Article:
In my search to understand the Bible and my own personal faith better, I thought it pertinent to pick apart the parts of scripture that I held near and dear to my heart before I decided to seek further what it all means. I thought first I would start with the scripture I discussed in my small group on Tuesday afternoon. Each week, the members of the small group I lead have the opportunity to trade off who shares a piece of scripture, a song or a book that has proven meaningful or guiding for their week(s). The piece of scripture I felt drawn to share was reminiscent of my experiences in Northern California this summer, and I felt it an appropriate time to share it with the group. Our city directors gave us a little seminar during our last “Foster Family Dinner” on how to assimilate back into the world after short-term ministry. One of the visiting hosts who had done a summer in the Bay Area a few summers prior explained how she didn’t begin to process her time with CSM until months after she resumed her normal life. In the back of my head, I thought that I’d never fully process what I saw and experienced during my time there, and I carried that with me the first month I spent back on the East Coast. But there is a grain of truth to what she said to us back then in Oakland – I haven’t fully processed my experiences from Oakland/SF, despite the fact that not a day goes by without thinking about the whole summer out there. Each day I am reminded of the good times I had, the people I met, the ministry sites, the groups, but it wasn’t until more recently that I began to unpack fully my emotions, not my experiences. So here goes, unpacking my experiences through scripture, a way that does not come natural, but will be far more useful than just “talking about my feelings.” Feelings won’t help me fully process what work was done and the bonds that were formed. But the scripture that was used during my time there will help to connect the dots, glue together the pieces of my memory.
Think about this: Matthew 5:14-16
“You are the light of the world. A city on a hill cannot be hidden. Neither do people light a lamp and put it under a bowl. Instead they put it on its stand, and it gives light to everyone in the house. In the same way, let your light shine before men, that they may see your good deeds and praise your Father in heaven.”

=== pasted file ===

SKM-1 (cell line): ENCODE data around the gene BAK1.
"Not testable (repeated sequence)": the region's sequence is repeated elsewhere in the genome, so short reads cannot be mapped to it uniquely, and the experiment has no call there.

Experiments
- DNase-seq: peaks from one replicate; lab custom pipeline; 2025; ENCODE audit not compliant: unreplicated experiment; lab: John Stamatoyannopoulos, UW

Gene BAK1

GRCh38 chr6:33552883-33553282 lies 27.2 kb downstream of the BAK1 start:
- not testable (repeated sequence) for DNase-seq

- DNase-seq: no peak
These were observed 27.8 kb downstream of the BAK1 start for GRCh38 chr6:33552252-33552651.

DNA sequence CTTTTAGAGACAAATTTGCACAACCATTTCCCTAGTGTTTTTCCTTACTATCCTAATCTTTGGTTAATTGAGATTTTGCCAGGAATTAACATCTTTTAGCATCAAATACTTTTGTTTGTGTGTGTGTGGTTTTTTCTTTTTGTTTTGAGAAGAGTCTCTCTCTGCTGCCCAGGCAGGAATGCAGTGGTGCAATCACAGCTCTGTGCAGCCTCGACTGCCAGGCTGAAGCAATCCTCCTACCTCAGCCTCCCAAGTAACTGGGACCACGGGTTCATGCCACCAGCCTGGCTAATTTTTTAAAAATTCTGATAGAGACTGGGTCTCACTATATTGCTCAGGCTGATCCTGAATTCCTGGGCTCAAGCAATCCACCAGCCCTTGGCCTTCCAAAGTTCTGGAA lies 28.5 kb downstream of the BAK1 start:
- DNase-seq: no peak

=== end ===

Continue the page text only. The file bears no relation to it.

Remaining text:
Shout out to the CSM SF Bay Area prayer tour! If you’ve ever gone on a CSM trip or know anyone who has, the prayer tour is an integral part of the whole mission trip experience with them. In San Francisco, we as hosts gave the prayer tour on the group’s first night in the Bay Area as a way to introduce the city before they have the opportunity to serve it. Part of the tour took place at the top of Telegraph Hill around Coit Tower, which is the tall thin, cylindrical-shaped building that is a part of the famous San Francisco skyline that I love so much. Anyway, the visit to Coit tower fell in between the schpeal about North Beach and that of the Financial District, and marked roughly the half-way point of the nearly 2 hour script that made up the prayer tour. By this time in the tour, kids would be ansy from staying quiet through Chinatown, Nob Hill, etc, and were just about as excited to walk around silently in the dark as I was to wake up at 5am for shower duty the next morning. But in the darkness of a quiet Sunday Night, this was perhaps the most peaceful place in San Francisco for us to be. It was usually nearly 9pm by the time we reached this point in the tour, which meant that the sky was dark, but the city was lit up like a Christmas tree. We were told to give the kids 5 minutes to walk around and pray for the city before we gathered them back together to talk about being “lights of the world.” (Cue Bebo Norman’s “Great Light of the World…”) Once the group had peed (and most often all of them had to after sitting in the car for nearly an hour…), they would huddle together in the dark and cold summer night, when I would tell them about Matthew 5:14-16 and how they were supposed to be “lights of God in the darkness of San Francisco.” At the beginning I just read from the script, mechanically turning the pages and reading the rehearsed lines until they were memorized; at the beginning, I’m not entirely sure I understood what this all meant, because I had never heard such a metaphor used before in church, let alone in the more conservative setting that was my college fellowship. But slowly, week by week, group by group, I developed a stance of my own, a speech of my own to give to junior high kids, and then a different one for high school kids.